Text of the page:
Visiting Salvation: Another Mom’s Treasure

Visiting Salvation is your story.

Today’s author is Laura: mother-of-two, swing-dancer, rummage-sale-manager and dreamer.

“You must be busy!”

As soon as she muttered, “yeah” and walked away, I knew I made a terrible mistake.

I was having a rummage sale and was making small talk with a 30-something lady as she purchased one of my toys. She told me, “I have six kids.” I blurted out those lousy words as I gave her her change. As soon as she turned away and muttered “yeah”, I knew I was one of way too many people who have told her that.  Her “yeah” was definitely not one of resigned agreement. It was loaded with “yeah, I’ve heard that a million times but why does everyone have to say it, and fercryingoutloud can’t someone have six kids without people assuming that’s a horrible life???”

It really made me stop and think. While I decided that two kids was enough for me about two days after my second was born, there are women (and men) who are over the moon about the idea of a large family. While that sounds mortifying to me, she probably loves her life. Busy? You bet she is! But why does that have to be the first thing people reflect on? (I assume I’m not the only one). “You must be busy!” seems to imply that she didn’t understand what having six kids entailed and is now paying the consequences. Or that she can’t handle the busyness. Or she’s running amok, treading water until her six burdens leave home. Is being busy all she thinks about when reflecting on her family?

Doubtful.

She was slender, she was out rummaging alone. Which implies that she takes care of herself and her kids can survive without her for an afternoon. She was calm and friendly, and probably leads a balanced life.  I’ve decided that next time I meet someone with a large family I’m going to assume they are happy about it (instead of projecting my panicky feelings toward the issue onto them.) Maybe I’ll ask something like, “What’s it like to have a big family?” or even, “Wow, think of all the grandbabies you’ll have someday!” Maybe she’ll look at me and think, “hey, finally someone without an idiotic comment.”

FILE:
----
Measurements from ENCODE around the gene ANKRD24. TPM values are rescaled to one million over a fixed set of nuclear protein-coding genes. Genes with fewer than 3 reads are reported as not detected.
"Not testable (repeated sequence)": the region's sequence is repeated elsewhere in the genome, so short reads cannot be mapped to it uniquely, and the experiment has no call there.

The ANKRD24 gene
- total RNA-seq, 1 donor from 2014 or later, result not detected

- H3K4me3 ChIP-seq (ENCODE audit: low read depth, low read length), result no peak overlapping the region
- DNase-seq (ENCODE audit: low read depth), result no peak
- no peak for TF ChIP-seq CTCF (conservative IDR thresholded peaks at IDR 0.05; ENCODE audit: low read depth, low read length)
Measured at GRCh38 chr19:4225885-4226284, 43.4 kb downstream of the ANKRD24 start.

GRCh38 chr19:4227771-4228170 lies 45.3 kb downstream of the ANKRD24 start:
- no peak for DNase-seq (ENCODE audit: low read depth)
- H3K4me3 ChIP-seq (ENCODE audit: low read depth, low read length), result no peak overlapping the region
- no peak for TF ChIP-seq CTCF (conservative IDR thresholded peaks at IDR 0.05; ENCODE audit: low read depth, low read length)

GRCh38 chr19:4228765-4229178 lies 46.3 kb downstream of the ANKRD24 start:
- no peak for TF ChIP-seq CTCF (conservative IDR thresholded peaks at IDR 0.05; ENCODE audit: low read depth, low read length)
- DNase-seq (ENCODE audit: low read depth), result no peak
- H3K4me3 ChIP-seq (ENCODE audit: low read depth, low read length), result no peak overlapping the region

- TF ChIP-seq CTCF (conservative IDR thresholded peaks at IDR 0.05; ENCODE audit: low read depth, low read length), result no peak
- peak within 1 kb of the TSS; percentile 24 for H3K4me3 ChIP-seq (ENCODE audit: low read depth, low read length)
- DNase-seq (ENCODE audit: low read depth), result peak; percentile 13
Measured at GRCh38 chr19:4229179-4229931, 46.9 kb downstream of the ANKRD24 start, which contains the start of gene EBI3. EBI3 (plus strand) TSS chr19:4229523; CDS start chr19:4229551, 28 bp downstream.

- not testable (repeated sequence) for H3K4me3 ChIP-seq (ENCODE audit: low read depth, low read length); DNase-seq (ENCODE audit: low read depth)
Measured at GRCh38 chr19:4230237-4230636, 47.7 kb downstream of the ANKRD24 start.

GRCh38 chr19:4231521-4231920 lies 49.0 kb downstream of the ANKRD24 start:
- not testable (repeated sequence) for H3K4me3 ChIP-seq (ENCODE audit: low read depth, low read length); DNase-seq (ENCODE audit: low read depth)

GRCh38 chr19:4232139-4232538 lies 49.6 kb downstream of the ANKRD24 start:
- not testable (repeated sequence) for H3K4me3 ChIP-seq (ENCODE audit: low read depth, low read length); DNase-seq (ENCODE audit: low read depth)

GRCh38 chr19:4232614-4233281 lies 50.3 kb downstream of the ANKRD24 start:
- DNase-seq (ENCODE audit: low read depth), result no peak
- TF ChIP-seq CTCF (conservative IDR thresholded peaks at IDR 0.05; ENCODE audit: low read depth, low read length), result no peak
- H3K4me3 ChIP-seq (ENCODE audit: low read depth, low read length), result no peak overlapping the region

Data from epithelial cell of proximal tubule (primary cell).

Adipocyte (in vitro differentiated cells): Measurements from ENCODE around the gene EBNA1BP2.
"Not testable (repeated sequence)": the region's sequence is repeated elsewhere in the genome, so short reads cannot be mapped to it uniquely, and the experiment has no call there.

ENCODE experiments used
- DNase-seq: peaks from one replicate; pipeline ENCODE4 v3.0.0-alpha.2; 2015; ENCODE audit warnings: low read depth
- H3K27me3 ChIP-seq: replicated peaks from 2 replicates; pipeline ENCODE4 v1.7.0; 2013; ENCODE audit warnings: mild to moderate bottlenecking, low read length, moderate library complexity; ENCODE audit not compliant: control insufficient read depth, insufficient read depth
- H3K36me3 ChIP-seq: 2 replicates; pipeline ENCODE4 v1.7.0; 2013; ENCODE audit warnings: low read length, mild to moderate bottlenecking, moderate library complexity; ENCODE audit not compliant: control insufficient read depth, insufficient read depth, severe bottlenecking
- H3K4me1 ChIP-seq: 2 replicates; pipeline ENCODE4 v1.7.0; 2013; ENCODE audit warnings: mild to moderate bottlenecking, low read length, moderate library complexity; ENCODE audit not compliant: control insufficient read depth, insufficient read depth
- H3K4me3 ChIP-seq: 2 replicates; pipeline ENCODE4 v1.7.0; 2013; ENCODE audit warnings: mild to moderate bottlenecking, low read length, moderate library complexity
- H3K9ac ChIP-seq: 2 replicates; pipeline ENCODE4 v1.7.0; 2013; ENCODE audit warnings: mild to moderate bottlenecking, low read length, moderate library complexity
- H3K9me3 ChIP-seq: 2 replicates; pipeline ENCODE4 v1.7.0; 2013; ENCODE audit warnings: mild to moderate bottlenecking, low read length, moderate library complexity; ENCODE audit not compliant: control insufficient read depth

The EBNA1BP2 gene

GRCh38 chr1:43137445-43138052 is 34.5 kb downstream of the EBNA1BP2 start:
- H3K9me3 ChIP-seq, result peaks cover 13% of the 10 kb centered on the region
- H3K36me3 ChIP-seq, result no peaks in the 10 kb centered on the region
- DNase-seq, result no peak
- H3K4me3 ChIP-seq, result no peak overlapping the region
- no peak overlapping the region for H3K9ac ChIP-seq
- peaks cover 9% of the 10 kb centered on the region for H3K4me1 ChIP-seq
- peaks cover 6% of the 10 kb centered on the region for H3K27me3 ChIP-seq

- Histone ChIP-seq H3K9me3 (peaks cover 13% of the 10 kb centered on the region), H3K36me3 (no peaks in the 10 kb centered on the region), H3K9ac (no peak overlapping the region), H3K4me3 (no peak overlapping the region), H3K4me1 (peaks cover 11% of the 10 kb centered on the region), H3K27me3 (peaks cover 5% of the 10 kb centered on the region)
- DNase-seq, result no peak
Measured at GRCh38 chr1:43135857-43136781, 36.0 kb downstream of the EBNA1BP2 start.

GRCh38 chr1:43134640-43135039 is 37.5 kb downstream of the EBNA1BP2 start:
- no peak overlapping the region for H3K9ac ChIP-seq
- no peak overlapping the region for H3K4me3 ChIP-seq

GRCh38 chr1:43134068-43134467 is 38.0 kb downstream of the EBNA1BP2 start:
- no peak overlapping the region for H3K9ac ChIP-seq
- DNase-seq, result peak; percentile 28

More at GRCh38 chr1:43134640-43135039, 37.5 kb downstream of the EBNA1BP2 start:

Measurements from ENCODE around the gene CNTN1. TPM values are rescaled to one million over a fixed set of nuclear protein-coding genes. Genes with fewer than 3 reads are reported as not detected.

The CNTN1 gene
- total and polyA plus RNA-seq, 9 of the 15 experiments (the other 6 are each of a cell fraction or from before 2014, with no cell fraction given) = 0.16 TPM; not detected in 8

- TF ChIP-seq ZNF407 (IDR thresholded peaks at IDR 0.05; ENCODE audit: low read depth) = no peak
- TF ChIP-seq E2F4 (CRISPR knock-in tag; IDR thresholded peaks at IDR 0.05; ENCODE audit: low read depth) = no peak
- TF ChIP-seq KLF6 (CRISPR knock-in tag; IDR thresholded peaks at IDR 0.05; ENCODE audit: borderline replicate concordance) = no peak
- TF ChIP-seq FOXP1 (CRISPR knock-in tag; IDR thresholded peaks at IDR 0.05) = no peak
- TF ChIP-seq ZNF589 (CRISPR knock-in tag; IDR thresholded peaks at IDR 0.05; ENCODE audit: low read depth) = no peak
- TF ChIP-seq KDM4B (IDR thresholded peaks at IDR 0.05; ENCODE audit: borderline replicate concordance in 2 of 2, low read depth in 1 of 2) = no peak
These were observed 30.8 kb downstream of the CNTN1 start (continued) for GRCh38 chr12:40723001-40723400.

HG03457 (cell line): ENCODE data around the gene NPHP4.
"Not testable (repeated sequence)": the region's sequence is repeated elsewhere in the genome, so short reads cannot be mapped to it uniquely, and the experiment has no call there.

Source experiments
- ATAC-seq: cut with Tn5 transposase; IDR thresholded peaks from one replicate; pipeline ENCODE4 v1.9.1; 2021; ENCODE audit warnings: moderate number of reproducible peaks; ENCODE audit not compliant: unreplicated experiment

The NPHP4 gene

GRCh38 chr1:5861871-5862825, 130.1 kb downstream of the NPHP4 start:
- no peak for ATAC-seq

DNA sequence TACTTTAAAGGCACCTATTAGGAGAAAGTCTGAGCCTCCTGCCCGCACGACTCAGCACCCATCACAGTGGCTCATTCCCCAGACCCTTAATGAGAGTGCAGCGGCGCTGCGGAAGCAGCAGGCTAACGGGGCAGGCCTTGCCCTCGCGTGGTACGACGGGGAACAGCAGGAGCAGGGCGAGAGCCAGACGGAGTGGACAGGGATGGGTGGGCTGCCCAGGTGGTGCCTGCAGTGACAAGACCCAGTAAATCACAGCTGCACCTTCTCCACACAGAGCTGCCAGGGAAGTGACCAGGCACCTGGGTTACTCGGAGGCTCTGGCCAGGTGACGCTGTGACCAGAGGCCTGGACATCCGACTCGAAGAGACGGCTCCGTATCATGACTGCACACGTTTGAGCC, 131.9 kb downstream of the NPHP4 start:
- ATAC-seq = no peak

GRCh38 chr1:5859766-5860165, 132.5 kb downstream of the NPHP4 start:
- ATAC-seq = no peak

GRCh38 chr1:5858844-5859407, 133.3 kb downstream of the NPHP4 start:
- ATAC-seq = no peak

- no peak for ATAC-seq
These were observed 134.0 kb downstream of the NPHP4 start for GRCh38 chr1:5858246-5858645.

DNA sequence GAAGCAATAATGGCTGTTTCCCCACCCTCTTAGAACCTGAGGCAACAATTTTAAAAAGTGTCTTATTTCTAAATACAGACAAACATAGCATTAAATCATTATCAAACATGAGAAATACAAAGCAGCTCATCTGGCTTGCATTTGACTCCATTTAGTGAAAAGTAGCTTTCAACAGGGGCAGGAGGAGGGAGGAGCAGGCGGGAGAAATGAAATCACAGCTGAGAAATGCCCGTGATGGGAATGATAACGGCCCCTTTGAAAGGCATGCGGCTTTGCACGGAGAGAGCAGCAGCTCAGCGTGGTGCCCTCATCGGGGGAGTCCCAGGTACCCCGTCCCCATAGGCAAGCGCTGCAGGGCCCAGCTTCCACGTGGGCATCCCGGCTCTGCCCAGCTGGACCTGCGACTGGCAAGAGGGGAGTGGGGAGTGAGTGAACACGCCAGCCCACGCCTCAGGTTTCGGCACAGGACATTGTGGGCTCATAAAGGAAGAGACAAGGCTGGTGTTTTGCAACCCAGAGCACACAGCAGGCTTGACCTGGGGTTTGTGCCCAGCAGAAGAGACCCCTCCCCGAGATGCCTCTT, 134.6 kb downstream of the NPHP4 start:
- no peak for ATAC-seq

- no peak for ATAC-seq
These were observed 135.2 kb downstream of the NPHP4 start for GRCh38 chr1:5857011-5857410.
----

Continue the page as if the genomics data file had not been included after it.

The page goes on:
I got a small taste of my own medicine at brunch on Father’s Day. My husband and I took our 3.5 year old and our 2-year-old out to eat. The waitress made the offhand comment, “Oh you’ve got your hands full.” And I immediately thought, “Not really, this is our standard routine. This is my status quo.” I don’t think of myself as having my hands full, just doing what I gotta do with two little ones. This is what I chose.

That lady was just doing what she’s gotta do with six. To each her own, eh?

Dax, Laura and Paige

Dax, Laura and Paige

  Thank you so much Laura!  I have been guilty of such comments (thanks to my fear of twins) so I’m going to take a page from your book and start assuming happiness comes in all family shapes and sizes.  And then act on it!

I love reading your point of view on parenthood, fertility, birth, birds or how much candy is too much candy – if there is such a thing.  If you’d like to Visit Salvation, erase my details, add yours and submit the form below.  I will contact you with next steps immediately and with great enthusiasm!

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One thought on “Visiting Salvation: Another Mom’s Treasure

  1. My mother is one of 9. After I had two daughters, I told my grandma that I don’t understand how she had that many kids. My mom had a perfect answer – the oldest kids start to take care of the younger ones and you live as a unit. You grow as a family. In a strange way, it made sense. I still ended up with just two. But we’re happy with that.

    Like

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